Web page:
Any kind of run can take a toll on the body and knowing the best running tips to help recover can help reduce injury and improve performance. Here are our top tips for recovering from a run.
If you’re new to running and are starting to experience some of the common aches and pains associated with it, you may want to take a look at your running recovery. Any kind of run can take a toll on the body, whether it’s a sprint or a marathon, so knowing the best running tips to help recover can be vital for reducing injury and improving performance. Here are our top tips for recovering from a run.
Start recovering before you begin
That’s right, running recovery actually starts before you even head out! It might sound a bit backwards, but a large part of your race recovery will come from what you do before starting your run. First off you want to make sure you’re properly hydrated – running out of steam (well, water) during a race and getting dehydrated can drastically reduce your performance and can make you feel downright awful. For longer runs you can also use running recovery drinks which contain minerals and electrolytes to replace those lost through sweat during your run.
You’ll also want to make sure you’re not running on full stomach either, as this can likewise impact your performance and make you feel sluggish. Normally you’ll want to eat up to a few hours before as this gives your body time to digest and extract fuel from the food. Making sure you eat the right food before running is important too, here are some suggestions of what to eat before a 5K, 10K, half marathon and marathon.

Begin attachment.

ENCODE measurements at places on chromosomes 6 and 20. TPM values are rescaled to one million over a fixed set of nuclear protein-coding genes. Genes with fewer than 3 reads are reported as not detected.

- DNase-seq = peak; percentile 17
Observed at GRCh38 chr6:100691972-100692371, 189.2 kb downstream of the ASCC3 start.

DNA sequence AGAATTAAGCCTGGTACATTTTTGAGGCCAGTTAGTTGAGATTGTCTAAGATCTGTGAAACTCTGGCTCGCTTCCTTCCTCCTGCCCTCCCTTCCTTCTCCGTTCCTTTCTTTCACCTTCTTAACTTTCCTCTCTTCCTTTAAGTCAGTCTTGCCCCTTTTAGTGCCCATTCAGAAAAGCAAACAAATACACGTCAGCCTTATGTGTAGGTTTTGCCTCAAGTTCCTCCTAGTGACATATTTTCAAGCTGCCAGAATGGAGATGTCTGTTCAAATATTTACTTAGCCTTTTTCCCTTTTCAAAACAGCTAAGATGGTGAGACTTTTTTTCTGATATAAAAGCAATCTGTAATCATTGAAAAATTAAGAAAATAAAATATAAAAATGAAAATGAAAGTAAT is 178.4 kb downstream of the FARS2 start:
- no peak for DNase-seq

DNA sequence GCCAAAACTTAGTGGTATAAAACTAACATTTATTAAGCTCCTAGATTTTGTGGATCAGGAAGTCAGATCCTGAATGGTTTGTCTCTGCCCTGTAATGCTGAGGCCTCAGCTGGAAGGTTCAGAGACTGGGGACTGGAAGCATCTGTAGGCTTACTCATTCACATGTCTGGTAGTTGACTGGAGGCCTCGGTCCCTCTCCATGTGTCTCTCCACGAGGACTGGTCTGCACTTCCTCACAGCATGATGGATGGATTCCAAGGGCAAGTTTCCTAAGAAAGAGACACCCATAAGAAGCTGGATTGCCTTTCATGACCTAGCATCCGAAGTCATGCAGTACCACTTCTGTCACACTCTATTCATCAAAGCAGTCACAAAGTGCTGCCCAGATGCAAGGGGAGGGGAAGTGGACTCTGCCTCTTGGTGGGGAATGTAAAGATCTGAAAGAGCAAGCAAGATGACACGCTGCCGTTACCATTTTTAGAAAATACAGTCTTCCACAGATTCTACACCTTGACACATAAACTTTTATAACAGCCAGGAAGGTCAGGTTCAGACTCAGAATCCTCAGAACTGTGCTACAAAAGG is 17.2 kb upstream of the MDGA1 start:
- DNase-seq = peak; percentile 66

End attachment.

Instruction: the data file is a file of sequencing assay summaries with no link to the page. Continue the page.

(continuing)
Stretch and warm-up
Stretching before your run only takes a few minutes, but could prevent weeks of time out due to injuries! When you start your run, you’ll want to make sure you stretch out all your muscles and get your body warmed up and ready to go. Start off with some simple leg stretches, and then try and incorporate some core, arm and upper body stretches. One you’ve given your whole body a stretch, set off at slow pace to ease into your run.
After a few minutes at a comfortable, slower pace, you can start to build up speed and momentum as your body will be ready to go. If you try to set off too fast your body won’t be prepared, and you will find that you may struggle to run to the best of your ability and your recovery will suffer for it. You may also want to invest in some compressive clothes – these are tight to the skin which will encourage blood flow around the parts of the body they are worn. Your body needs this fresh blood to aid in the recovery process so it’s worth investing in some compression wear at least for your legs if not the rest of your body too.
Begin to recover
As your run is coming to an end you should slow down to a cool-down pace which allow your body to gently finish rather than suddenly jolting it from run to stop. When stopped, take a few minutes just to stretch out once more and release any tight joints. Once you’ve finish and cooled your body down from your run, you’ll then want to get nice and warm! Like compressive clothes a hot bath, steam room or even just a hot shower will encourage more blood flow to the surface to help get all of your joints and muscles repaired.
In order to repair and build up those muscles, your body also needs fuel - in the form of protein and carbohydrates. Ideally you’ll want to eat some running recovery food within 30mins of finishing your run and have a meal that is packed full of protein. A protein shake is ideal as will have plenty of the necessary nutrients and in liquid form can be absorbed quicker.
You’ll want to fill up on water again too as you will have lost quite a bit during your run. Being dehydrated is not a good place to be, so again try to get water as soon as you can after the race. As we mentioned before, running recovery drinks containing glucose and electrolytes can help to replace the stores in your muscles and promote repair.
Last of all, take a rest! Your body needs downtime in order to recover so don’t jump straight into another run too quickly!
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